He continued, “The question is are they only buying time?… We are not at all in the situation [that existed] in summer 2015, nor in the situation which was in 2018 when the U.S. bailed out” of the deal. Heinonen added that even the original JCPOA would likely be insufficient to contain Iran given its progress since then.
The Senate voted last night on a procedural motion to begin debate on the 2022 National Defense Authorization Act, which Senate leadership is aiming to pass prior to Thanksgiving.
U.S. Ambassador to the United Nations Linda Thomas-Greenfieldmet with Palestinian Authority President Mahmoud Abbas, Minister of Civil Affairs Hussein al-Sheikh and other senior officials yesterday in Ramallah to continue efforts to rebuild the U.S.-Palestinian relationship, according to a readout by the U.S. Mission to the U.N.
Thomas-Greenfield reiterated the Biden administration’s support for a two-state solution. The ambassador also met with students from the Jalazone UNRWA girl’s school and Palestinian civil society leaders in the West Bank. She highlighted ongoing U.S. efforts to support Palestinians “through a more efficient UNRWA that respects humanitarian principles such as neutrality.“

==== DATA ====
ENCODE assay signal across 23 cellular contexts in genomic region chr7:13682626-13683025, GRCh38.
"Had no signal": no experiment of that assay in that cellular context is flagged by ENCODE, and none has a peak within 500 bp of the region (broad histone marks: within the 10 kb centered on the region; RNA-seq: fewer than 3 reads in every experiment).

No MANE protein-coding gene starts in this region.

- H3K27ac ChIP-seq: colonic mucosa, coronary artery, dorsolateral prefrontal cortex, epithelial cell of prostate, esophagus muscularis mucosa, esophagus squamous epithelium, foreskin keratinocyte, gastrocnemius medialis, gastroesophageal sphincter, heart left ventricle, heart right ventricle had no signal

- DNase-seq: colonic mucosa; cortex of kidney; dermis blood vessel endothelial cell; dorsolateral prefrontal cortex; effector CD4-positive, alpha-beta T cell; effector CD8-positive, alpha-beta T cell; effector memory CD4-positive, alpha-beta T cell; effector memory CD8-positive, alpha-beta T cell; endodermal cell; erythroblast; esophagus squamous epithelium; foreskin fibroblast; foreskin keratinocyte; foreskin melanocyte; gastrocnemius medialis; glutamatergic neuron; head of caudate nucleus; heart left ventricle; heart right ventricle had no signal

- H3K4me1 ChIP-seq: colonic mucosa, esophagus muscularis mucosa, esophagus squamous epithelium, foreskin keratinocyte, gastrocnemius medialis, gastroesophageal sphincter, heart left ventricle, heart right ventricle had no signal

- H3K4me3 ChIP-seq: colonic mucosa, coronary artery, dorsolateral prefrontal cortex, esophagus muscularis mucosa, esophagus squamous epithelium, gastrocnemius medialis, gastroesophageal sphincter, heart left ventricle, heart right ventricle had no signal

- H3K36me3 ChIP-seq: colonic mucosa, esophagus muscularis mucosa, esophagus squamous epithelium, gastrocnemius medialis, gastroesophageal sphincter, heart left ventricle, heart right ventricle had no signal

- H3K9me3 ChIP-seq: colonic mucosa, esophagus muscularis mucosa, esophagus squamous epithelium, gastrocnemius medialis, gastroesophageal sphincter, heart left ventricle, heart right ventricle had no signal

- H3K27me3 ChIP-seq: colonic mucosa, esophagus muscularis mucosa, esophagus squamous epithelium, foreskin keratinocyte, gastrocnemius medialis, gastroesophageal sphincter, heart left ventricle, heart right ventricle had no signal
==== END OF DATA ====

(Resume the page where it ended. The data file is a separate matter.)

U.S. Ambassador to Israel Tom Nides will arrive in Jerusalem to begin his posting after the Thanksgiving holiday, according to Israeli reports. Israel’s Interior Minister Ayelet Shaked met with Nides in Washington yesterday, the first Israeli cabinet member to do so since Nides was confirmed by the Senate.
Turkish authorities released an Israeli couple who had been detained over a photo they took of Turkish President Recep Tayyip Erdogan’s palace in Istanbul last week and they returned home to Israel early Thursday morning.
Jazz Lewis steps out
On a cold and rainy morning earlier this month, Jazz Lewis sat outside a Starbucks two blocks from the U.S. Capitol — the building where he had worked for seven years, until October. It was “kind of weird,” Lewis told Jewish Insider’s Gabby Deutch, to be on Capitol Hill as a visitor and not an employee. But he doesn’t expect his hiatus from the central hub of American democracy to last very long. He resigned from his position as senior policy advisor to House Majority Leader Steny Hoyer (D-MD) last month to run for Congress in Maryland’s 4th Congressional District.